for people with connections, well, "understanding economics" has a huge return, but "studying economics" is about as useful as studying why your hotel that charges a thousand a night is better than a hotel that charges 100 bucks a night. why would you "study economics" instead of studying the millions of other things that are important, and which people who know you have connections will pay to study and work on? you will notice, very very few rich people "study hotel management" (a la the Cornell that isn't really the Ivy League Cornell) or "event planning" but many of them, I have heard, spend an awful lot of time at nice hotels and pleasant events.

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Has anyone considered the possibility that economics majors might have a greater propensity to chase salary rather than job satisfaction? In other words, maybe econ graduates are just plain greedy.

When I was an econ major in the 70s most in my classes were pinko commies!

Yeah, but what are those boomers doing now? Traded in the hammer & sickle for golf clubs & 2nd homes (but kept the guilt)?

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And thus they chase a degree where 'return to studying is fairly high'? That would be proving the paper's point.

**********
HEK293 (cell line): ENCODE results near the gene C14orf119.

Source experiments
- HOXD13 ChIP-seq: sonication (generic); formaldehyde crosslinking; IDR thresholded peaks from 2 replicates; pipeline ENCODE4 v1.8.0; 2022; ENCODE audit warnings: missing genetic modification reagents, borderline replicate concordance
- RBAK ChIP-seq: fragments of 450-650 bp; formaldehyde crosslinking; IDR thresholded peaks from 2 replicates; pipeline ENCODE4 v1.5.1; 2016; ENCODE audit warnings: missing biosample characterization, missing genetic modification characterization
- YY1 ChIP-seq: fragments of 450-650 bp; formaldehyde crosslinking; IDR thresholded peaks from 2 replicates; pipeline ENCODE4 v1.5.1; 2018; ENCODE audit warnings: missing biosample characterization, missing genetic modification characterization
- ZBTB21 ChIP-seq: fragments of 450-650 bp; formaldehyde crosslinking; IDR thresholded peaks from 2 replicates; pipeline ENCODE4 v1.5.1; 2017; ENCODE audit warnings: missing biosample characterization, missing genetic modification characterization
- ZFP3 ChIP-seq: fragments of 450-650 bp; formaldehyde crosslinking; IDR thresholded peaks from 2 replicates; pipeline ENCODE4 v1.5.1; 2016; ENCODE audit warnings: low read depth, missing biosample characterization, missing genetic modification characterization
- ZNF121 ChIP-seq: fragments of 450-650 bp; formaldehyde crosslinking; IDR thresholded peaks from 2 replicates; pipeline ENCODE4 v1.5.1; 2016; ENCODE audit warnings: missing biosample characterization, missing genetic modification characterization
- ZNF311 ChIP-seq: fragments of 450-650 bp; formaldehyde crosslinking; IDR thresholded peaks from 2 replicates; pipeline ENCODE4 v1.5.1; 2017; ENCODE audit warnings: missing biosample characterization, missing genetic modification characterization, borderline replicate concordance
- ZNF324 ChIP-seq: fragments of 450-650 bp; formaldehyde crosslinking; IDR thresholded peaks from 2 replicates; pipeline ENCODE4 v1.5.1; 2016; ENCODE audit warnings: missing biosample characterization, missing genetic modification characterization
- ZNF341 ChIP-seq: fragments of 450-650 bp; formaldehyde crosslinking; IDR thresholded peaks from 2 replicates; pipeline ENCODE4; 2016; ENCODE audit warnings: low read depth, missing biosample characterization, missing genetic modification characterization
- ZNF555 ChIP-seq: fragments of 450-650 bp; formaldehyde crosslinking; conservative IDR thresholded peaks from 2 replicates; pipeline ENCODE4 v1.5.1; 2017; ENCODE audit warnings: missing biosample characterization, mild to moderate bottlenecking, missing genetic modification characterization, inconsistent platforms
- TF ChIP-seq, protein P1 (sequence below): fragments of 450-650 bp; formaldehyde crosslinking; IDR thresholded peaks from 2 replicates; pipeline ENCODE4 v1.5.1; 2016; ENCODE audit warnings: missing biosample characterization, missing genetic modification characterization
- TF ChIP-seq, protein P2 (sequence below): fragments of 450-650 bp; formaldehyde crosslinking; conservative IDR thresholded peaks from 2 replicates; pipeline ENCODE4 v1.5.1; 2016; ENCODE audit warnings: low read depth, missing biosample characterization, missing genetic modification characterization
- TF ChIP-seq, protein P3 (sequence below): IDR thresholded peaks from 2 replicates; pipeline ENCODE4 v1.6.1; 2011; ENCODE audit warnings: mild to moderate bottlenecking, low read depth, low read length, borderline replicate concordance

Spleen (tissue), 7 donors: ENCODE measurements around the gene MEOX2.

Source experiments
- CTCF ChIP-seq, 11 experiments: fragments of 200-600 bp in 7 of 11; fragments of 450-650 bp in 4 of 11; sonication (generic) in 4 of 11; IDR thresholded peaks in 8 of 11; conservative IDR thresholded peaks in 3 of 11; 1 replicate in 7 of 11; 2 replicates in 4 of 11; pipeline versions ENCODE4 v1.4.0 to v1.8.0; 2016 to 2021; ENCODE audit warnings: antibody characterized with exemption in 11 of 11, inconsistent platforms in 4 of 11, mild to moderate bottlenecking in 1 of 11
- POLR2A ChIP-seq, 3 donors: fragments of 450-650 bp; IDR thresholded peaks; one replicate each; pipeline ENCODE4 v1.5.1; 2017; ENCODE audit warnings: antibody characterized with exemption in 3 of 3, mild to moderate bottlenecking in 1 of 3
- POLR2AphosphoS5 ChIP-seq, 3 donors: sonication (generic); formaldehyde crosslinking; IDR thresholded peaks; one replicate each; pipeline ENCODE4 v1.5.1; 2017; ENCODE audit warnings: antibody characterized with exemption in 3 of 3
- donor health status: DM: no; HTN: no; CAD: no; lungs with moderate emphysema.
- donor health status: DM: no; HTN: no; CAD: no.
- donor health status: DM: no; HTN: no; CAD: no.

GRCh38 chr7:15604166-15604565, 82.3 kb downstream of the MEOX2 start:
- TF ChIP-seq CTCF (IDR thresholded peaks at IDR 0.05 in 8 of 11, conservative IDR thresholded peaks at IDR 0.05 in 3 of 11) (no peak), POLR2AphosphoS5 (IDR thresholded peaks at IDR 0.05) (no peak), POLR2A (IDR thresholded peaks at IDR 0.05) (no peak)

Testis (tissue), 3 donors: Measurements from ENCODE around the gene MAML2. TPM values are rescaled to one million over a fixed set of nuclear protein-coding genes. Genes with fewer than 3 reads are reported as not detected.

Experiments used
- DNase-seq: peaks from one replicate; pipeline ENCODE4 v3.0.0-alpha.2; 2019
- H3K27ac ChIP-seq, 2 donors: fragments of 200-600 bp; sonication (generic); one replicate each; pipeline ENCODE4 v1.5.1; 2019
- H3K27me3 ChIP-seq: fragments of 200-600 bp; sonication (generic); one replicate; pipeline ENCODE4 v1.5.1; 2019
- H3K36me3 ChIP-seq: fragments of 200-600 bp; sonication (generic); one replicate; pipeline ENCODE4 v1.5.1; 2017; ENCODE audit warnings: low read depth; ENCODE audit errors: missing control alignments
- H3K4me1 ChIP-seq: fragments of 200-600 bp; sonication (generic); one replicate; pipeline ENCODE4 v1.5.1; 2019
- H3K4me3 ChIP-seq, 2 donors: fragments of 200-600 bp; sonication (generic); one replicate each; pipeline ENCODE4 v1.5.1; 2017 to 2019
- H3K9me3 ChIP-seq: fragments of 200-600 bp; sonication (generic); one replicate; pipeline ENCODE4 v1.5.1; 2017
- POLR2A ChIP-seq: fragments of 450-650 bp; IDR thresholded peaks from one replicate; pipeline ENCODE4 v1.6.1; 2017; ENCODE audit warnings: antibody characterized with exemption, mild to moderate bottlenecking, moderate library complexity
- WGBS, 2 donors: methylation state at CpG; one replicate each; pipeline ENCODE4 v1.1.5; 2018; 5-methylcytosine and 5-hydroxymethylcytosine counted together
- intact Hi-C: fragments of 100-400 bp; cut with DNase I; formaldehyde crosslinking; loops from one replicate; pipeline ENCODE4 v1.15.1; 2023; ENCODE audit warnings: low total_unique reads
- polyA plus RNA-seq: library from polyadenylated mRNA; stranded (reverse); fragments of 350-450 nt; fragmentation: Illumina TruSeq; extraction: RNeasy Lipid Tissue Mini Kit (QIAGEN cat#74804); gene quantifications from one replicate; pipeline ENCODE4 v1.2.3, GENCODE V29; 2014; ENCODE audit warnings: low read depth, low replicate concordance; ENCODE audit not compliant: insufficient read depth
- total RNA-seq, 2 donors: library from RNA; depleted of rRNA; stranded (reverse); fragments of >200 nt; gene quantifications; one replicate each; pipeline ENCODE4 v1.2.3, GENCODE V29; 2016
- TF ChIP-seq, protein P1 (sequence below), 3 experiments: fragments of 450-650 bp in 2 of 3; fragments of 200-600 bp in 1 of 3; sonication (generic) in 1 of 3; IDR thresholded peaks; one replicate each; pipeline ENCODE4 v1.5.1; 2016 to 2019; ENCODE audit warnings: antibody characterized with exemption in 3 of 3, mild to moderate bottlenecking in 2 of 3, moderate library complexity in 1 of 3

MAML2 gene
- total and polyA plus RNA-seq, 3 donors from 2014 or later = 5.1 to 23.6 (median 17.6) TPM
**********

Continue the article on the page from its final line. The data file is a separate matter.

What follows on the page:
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I graduated with a degree in economics from a small state college. I've worked in risk management in a bank. Recently, I've gotten into a product owner career path which seems to be lucrative. I was laid off due to COVID from a tech start up, but managed to land a job making 94k + 25% yearly bonus for an industry leader in the finance industry. I find that having an economics background has helped me immensely in my product owner career.

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Learn finance or business administration. More lucrative, less nerdy.

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So they compared people who got good marks in the introductory course and people who got bad marks. Gee, I wonder how much the the first group has more "smarts" than the second (at least some kind of smarts).

It's a regression discontinuity design. Unlikely that the marginal differences in grades in one course around specifically this threshold could plausibly explain the earnings differential observed except for through the major